Sainsbury's can't just blame technology

Sainsbury's should pay the same attention to technology that it does to Jamie Oliver
Written by Leader , Contributor
They say a bad craftsman always blames his tools. Well, it's as true of grocers as is it of carpenters or plasterers and it's particularly easy to do when those tools have something of a bad reputation to begin with.

So we shouldn't be surprised when Sainsbury's blames technology for its misfortunes, which have their roots in the late 1990s when the company tried to jump on the dot-com bandwagon -- only to end up on a barrow that any self-respecting hawker would have been ashamed of.

While the likes of Tesco took an organic growth approach to their e-commerce operations, rolling out local online services a branch at a time and making use of existing infrastructure, for Sainsbury's it was GM all the way. Competitors looked on in disbelief as the supermarket giant built new food distribution centres around the country seemingly oblivious to the fact that it already had a few dotted around the place called, oh yes, supermarkets.

That was Sainsbury's first big flirtation with technology, and it cost the company dearly. Now, Sainsbury's has had its second brush with technology, and this time the list of damaged goods is longer and a whole lot more costly: the write-off of redundant IT assets will cost £140m; the write-off of automated equipment in the new fulfilment depots, £120m; and stock losses due to the disruption caused by the new depots reaching £30m. The remedial and completion capital spend in IT systems and the supply chain over the next two years is estimated at an additional £200m. And then there's that £1.8bn IT outsourcing deal with Accenture which needs to be renegotiated. You can bet that the lawyers' fees alone for this will be enough to feed a small town for a month.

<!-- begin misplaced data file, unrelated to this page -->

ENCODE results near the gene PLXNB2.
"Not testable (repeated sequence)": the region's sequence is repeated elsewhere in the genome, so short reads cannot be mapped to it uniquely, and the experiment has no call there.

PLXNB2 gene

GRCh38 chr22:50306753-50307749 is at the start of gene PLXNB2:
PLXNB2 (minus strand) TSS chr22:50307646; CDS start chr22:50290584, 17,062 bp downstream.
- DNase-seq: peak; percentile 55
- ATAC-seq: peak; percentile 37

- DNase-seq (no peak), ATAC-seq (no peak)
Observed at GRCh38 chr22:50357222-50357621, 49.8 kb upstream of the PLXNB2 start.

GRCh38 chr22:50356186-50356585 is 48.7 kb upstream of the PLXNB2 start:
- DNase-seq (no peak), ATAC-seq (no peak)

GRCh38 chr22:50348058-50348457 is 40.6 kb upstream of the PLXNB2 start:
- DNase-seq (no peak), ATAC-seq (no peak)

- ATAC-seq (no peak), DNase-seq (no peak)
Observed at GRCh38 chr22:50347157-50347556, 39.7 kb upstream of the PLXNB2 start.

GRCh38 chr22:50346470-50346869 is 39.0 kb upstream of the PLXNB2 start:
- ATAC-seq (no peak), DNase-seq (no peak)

Chief executive Justin King says the IT systems failed to deliver, and that the company will 'go back to basics' by simplifying existing IT systems. In some areas this means manual processes will be reintroduced where systems are failing.

This embarrassing U-turn says more about the company than it does about the technology concerned. It is the company's basic strategy, and its inability to execute on its project management goals, that are the real culprits, and the blame for both lies with senior management. Tesco, Asda, Iceland and the other supermarkets that have successfully implemented tech projects have not done so because they used fresher PCs, or more tender network cables; they have done so because they had the right vision and they managed to successfully implement that vision.

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